Present Tense: Yay or Nay?

Okay, I really need your guys’ opinion on this. Please read the following paragraph.
I followed Marcus into the front room and stopped short. Wow. It was huge. The staircase was like as wide as my bedroom, and the two would-be tall house plants were dwarfed by the towering ceiling. I looked around in wonder. Was this seriously someone’s house?
That is called past tense, and is how the majority of books are written. Now read this paragraph.
I follow Marcus into the front room and stop short. Wow. It’s huge. The staircase is like as wide as my bedroom, and the two would-be tall house plants are dwarfed by the towering ceiling. I look around in wonder. Is this seriously someone’s house?
This is called present tense, and it unusual in published books. In my opinion, though, it’s much more personal and, well … present. It feels as if it’s happening right now. I think it really draws the reader in, as if “I” is, indeed, the reader.
So I need your opinion. Shall I go with the tried and true, which, though not as cool, is more accepted? Or shall I go with the unique, the risky … yeah, you can tell I’m biased. The only thing that prevents me from going with the awesome present is that I’m already committing 2 novel no-no’s with this book. 1, having all three viewpoint characters be first-person (I, me) and 2, it’s gonna be longer than the average novel. So it is really worth it to add to my literary sins and increase the difficulty of getting it published?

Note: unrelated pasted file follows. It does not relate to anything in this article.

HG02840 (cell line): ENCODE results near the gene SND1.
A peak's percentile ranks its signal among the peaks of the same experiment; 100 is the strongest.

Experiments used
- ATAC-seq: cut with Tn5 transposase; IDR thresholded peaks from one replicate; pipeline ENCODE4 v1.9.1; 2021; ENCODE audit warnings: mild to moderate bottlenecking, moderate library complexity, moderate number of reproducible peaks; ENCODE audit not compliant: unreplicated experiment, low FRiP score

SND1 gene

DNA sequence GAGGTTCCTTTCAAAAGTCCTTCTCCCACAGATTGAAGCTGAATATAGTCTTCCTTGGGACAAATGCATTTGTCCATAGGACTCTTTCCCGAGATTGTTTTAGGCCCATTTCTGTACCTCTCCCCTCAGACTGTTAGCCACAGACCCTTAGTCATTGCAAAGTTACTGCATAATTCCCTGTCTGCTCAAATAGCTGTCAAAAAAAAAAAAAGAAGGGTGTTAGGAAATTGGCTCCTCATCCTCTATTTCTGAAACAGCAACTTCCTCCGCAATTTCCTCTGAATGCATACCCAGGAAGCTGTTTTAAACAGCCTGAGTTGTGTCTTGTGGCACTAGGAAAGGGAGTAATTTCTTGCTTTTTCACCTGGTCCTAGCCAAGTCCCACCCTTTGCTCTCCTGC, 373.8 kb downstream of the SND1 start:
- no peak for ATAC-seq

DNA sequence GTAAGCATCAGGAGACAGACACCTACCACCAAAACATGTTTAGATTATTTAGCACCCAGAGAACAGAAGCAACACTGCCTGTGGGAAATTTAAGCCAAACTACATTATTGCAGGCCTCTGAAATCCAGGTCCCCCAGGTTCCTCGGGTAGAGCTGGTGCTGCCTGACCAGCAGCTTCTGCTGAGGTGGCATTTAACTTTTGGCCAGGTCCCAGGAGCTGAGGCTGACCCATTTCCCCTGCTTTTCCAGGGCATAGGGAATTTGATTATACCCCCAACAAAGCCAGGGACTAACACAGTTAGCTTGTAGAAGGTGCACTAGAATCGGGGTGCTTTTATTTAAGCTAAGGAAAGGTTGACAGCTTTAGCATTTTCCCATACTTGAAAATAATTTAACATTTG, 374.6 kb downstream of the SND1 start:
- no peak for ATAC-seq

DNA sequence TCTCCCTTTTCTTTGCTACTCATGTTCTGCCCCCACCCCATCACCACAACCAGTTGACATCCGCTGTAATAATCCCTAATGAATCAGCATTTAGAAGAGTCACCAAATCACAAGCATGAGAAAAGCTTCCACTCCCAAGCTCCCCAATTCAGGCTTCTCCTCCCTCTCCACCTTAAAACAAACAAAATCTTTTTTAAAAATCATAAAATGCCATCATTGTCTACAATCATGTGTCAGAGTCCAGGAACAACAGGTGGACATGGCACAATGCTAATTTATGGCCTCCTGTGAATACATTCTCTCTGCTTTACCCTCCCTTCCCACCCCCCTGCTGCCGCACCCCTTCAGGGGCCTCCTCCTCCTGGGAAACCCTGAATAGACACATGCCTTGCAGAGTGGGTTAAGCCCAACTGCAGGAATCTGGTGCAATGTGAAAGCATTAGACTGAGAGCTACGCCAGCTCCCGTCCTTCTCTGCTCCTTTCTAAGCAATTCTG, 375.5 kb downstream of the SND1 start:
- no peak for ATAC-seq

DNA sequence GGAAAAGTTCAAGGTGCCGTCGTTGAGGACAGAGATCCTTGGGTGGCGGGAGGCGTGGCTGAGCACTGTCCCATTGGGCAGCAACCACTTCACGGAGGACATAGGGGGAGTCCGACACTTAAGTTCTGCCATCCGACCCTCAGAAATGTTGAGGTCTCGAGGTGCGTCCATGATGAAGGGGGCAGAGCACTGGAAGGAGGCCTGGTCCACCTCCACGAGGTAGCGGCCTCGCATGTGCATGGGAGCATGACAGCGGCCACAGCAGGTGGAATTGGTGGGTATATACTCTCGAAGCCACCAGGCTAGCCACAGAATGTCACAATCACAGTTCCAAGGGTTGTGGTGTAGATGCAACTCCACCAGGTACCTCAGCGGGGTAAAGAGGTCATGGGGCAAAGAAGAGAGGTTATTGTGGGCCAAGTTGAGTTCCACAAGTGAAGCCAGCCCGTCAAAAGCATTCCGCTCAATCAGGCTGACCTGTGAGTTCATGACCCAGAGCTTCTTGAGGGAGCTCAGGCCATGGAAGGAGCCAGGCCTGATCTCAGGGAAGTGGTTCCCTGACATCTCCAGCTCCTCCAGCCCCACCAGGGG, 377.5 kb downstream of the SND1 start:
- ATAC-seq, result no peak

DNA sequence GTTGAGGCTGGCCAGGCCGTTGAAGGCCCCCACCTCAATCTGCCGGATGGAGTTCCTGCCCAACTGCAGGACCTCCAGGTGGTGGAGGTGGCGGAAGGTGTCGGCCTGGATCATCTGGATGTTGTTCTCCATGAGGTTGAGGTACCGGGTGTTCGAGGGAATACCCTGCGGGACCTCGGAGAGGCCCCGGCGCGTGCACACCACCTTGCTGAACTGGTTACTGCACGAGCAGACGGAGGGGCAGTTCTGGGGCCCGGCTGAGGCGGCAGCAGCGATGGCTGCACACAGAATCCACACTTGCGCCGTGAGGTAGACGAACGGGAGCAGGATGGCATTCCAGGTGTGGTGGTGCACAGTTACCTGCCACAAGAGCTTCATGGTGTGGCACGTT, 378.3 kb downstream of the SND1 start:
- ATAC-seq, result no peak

Needless to say, I can’t decide. Please comment and give me your honest opinion. I don’t care if you’ve never even considered writing a book. Just tell me which you think would be more desirable – a better book or better chance of it being published and therefore reaching more individuals?


"In the good old days..."

I love elderly people. Seriously, they're amazing. It's almost as if they're a different type of people altogether. Maybe that's just because most of the people I talk with are either my age or my parents.

But old folks? They rock.

This revelation came to me when I joined the Rogue Gold Band, a jazz band in town comprising of a dozen or so elderly musicians - and me. Every Monday as I pack up my trombone into the trunk, I smile as I anticipate all the friendly smiles, corny puns, playful jokes, heartfelt compliments and warm laughter about to surround me. It's a beautiful break of every day life.

It almost seems to me like time slows down when I'm around these folks. They take life slower, and I'm pulled into the ease, pulled away from rushing and stressing. It's a time I dearly need.

Another thing I love about these people is that they've been through so much of life. That alone is really cool to think about - "Wow, she's been married, had kids, had grand-kids" - it sure makes me realize how much of life I have ahead of me. But the stories they have to tell! I think that's why they are often eager to talk. They own an array of beautiful and horrible experiences and are only too happy to share them.

You'd almost think that after so many years of life, these people would be perfect, fully matured and sanctified. But the truth is, they're sometimes unreasonable, overly sensitive, self-absorbed - just like us. It's a sober reminder that our sin nature will only be removed, by the grace of God, when we die. And it gives us all the more reason to be diligent in our pursuing the fruits of the spirit, never assuming we will just "be a better person" when we turn 21, or 25, or 40, or 90. Now, in essense, is the only time we have.

So. Go take a moment, and think about when you will be one of the "old folks". Will you look back on your life, on the days when you had boundless energy, and smile? Or wish you had used it in a wiser way?

Oh, and go talk to an elderly person. I guarantee they will make you smile.  :)